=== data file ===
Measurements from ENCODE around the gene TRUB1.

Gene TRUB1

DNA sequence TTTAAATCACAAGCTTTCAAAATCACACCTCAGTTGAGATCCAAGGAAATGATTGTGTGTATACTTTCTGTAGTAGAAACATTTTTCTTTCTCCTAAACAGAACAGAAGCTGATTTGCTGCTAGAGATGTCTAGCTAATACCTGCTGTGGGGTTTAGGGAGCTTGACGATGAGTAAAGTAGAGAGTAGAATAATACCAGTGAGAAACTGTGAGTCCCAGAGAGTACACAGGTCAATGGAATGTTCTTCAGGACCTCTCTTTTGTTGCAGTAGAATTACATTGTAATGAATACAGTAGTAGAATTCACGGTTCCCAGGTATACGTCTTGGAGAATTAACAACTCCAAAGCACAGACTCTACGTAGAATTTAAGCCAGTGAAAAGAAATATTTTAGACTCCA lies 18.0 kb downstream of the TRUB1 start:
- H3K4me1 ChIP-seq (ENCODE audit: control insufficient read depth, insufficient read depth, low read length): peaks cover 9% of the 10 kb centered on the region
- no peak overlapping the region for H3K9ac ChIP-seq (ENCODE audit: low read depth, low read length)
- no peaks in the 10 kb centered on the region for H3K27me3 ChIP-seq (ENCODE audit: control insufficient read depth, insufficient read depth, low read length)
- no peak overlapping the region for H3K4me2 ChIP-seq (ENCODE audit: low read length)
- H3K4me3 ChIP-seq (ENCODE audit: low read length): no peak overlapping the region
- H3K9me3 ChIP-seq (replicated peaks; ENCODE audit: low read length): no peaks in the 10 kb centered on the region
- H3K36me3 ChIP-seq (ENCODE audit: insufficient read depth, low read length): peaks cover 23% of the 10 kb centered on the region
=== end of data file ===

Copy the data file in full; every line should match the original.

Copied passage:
Measurements from ENCODE around the gene TRUB1.

Gene TRUB1

DNA sequence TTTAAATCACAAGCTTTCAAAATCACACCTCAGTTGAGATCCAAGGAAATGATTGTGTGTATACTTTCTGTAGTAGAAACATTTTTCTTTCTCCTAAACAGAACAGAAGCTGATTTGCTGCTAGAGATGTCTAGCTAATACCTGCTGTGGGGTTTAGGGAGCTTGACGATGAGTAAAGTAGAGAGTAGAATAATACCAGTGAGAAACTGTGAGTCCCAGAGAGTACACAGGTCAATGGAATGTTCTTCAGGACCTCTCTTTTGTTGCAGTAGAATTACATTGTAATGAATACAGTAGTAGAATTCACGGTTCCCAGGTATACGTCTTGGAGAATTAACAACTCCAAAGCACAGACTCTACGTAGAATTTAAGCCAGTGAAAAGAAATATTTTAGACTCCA lies 18.0 kb downstream of the TRUB1 start:
- H3K4me1 ChIP-seq (ENCODE audit: control insufficient read depth, insufficient read depth, low read length): peaks cover 9% of the 10 kb centered on the region
- no peak overlapping the region for H3K9ac ChIP-seq (ENCODE audit: low read depth, low read length)
- no peaks in the 10 kb centered on the region for H3K27me3 ChIP-seq (ENCODE audit: control insufficient read depth, insufficient read depth, low read length)
- no peak overlapping the region for H3K4me2 ChIP-seq (ENCODE audit: low read length)
- H3K4me3 ChIP-seq (ENCODE audit: low read length): no peak overlapping the region
- H3K9me3 ChIP-seq (replicated peaks; ENCODE audit: low read length): no peaks in the 10 kb centered on the region
- H3K36me3 ChIP-seq (ENCODE audit: insufficient read depth, low read length): peaks cover 23% of the 10 kb centered on the region